With a few exceptions, the Muslims present took umbrage at the Christian speaker who, in the behind-the-scenes words of the Muslim speaker, "is being regularly planted at seminars like these to discredit Islam." Another Muslim participant asked the Christian speaker "if a Muslim could become the Pope since you are so keen on Christians becoming ministers and mayors in Muslim Pakistan?" At that point I rose and pointed out that the Christian speaker did not suggest that the Pope should become the Imam of Makkah, but only wanted to know why a Christian cannot become a mayor in a Pakistani city in the same way that a Muslim may become -- and, indeed, was at that time -- a mayor in a British city.

Until then I had the privilege of leading the two evening prayers. I had, however, broken ranks and was immediately transformed into a religious leper. After the prayers, the Muslims rushed into some corner to discuss my "treacherous behavior," and I was left to receive some hollow pats on the back for "courage" from the Christian participants. When I asked another imam who was also present about the Muslim response to my intervention, he replied, "You are correct in your argument, but you should not have presented it in front of these (non-Muslim) people."

For the first time it occurred to me that many a Muslim may actually be committing "shirk" (heresy/associationism) by elevating the community above his/her commitment to be a witness-bearer to justice for Allah -- though this may be against themselves (Q. 4:135). The injunctions of Allah to "not conceal evidence, for whosoever does this has a sinful heart" (Q. 2:142) and not to "cover the truth with falsehood while you know" (Q. 2:283) are often of little consequence.

The underlying assumption in this defensive posturing is that the other is the enemy and that we are here to, firstly, defend ourselves and, secondly, perhaps also to win some over to our side.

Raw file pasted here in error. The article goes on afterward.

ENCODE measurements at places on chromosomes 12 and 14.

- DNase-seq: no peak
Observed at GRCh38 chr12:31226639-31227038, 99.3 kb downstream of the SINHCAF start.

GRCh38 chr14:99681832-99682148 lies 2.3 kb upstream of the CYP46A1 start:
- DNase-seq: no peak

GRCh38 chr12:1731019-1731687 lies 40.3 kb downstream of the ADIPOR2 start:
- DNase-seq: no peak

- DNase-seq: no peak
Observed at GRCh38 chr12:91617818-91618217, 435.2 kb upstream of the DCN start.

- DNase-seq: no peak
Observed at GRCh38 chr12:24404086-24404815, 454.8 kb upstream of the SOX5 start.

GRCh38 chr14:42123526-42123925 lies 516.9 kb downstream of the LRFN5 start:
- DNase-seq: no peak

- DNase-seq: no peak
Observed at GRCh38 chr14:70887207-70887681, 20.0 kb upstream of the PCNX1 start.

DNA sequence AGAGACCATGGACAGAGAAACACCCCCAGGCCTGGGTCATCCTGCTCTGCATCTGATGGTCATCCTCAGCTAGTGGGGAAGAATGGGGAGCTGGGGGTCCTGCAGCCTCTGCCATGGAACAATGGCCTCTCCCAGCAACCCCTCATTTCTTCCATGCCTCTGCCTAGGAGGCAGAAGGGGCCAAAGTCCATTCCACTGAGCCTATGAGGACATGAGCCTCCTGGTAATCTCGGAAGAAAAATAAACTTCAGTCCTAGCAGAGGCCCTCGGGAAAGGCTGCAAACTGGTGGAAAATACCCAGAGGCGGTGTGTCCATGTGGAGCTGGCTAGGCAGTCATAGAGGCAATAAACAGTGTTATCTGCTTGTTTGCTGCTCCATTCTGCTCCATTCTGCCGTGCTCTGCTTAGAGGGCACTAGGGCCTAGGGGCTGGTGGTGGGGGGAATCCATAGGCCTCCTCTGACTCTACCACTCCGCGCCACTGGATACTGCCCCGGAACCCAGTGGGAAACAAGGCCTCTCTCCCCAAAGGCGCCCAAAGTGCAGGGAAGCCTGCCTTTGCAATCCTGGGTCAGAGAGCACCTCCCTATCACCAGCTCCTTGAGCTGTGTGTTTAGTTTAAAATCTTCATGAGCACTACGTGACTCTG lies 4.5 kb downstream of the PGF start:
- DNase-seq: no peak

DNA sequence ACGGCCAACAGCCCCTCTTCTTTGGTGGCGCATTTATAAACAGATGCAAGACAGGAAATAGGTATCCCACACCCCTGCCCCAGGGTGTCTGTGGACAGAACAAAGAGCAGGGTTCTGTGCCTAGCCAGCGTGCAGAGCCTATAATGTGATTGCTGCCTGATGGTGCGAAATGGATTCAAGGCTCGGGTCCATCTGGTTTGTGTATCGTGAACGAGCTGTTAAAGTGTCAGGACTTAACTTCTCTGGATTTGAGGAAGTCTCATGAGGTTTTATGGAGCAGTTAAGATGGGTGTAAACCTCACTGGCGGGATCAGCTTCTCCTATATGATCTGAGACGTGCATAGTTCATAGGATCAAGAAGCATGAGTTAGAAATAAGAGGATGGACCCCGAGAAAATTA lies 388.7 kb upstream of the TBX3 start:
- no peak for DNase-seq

It is, of course, not difficult to perceive of the other as the enemy. We are not mere individuals but carry our community histories with us, as I said in the beginning. Muslims are still living through centuries of misrepresentation of Islam, the collusion between colonialism and so-called objective scholarship to reduce Islam and the Qur'an to a figment of a sensuous pretender's imagination. There is also our own experience as part of the colonized world that has been exploited by the West, by a power that regards its culture as normative and all else as an aberration, as kinky.

For Muslims this experience of colonialism and all its underlying assumptions of the superiority of Western cultural and religious norms are not mere baggage of history. Today so many in the West object to Muslim women wearing scarves in their schools, while it never occurred to these Westerners to wear loin cloths when they came to Africa.

It is, however, the fear of Islam of ordinary men and women that troubles me. Their prejudices and fears, too, are usually based on the unknown. When it is based on the known, then it is a known processed by their mass media, which is owned and controlled by the powerful.

While the dispossessed have their own fears and prejudices, the powerful in the West have the economic and military power to transform fear and prejudice into potent weapons for destruction and "defense." This remains a significant issue and should not be obscured as we examine the question of prejudice and examine ways of overcoming it.

The Muslims Are Coming!

I have no desire to jump on the "blame-it-all-on-the-media" bandwagon. The truth is that there are numerous ordinary, sensitive, and intensely humane people -- Muslims and non-Muslims -- who are deeply troubled by much of what is happening in the world of Islam. We may accuse the West of distorting Muslim events but we certainly supply those events. We do burn books, we do denounce democracy, we do threaten authors, we do deny women the right to drive their own cars (forget about their own lives), and we do deny people the right to drink from our wells. Certainly, not all of us, but how loud are we to denounce these events or utterings when they occur and how frequently do we not choose silence in order not to supply even more food for "our enemies"?

How much of this fear of Muslims and of Islam by ordinary and decent non-Muslims is well founded? Much of this fear is focused on a growing tide of what is described as "Muslim fundamentalism." This is not the occasion to go into the various local and international factors responsible for this phenomenon or the inappropriateness of applying a term rooted in Christian theological developments to Islam and Muslims.

However one wants to describe it, there is a phenomenon in the world of Islam akin to what other religions experience and describe as "fundamentalism." It is a phenomenon that many do find threatening. This is a fear that is shared by numerous sensitive, open, and deeply committed Muslims -- especially women -- throughout the Muslim world.